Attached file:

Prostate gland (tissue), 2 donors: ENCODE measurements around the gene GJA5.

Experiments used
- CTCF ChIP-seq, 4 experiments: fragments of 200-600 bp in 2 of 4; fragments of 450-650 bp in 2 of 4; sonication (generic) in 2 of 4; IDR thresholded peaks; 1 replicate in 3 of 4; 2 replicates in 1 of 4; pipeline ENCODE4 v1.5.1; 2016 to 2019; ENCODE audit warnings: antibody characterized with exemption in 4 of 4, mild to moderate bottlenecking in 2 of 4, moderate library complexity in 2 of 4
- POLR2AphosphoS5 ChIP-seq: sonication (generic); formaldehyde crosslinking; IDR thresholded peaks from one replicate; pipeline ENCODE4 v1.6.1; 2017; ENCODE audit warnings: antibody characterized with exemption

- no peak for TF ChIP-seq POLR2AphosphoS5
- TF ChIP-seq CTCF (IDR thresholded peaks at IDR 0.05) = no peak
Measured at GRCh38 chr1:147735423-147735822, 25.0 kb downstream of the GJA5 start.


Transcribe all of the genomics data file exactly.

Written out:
Prostate gland (tissue), 2 donors: ENCODE measurements around the gene GJA5.

Experiments used
- CTCF ChIP-seq, 4 experiments: fragments of 200-600 bp in 2 of 4; fragments of 450-650 bp in 2 of 4; sonication (generic) in 2 of 4; IDR thresholded peaks; 1 replicate in 3 of 4; 2 replicates in 1 of 4; pipeline ENCODE4 v1.5.1; 2016 to 2019; ENCODE audit warnings: antibody characterized with exemption in 4 of 4, mild to moderate bottlenecking in 2 of 4, moderate library complexity in 2 of 4
- POLR2AphosphoS5 ChIP-seq: sonication (generic); formaldehyde crosslinking; IDR thresholded peaks from one replicate; pipeline ENCODE4 v1.6.1; 2017; ENCODE audit warnings: antibody characterized with exemption

- no peak for TF ChIP-seq POLR2AphosphoS5
- TF ChIP-seq CTCF (IDR thresholded peaks at IDR 0.05) = no peak
Measured at GRCh38 chr1:147735423-147735822, 25.0 kb downstream of the GJA5 start.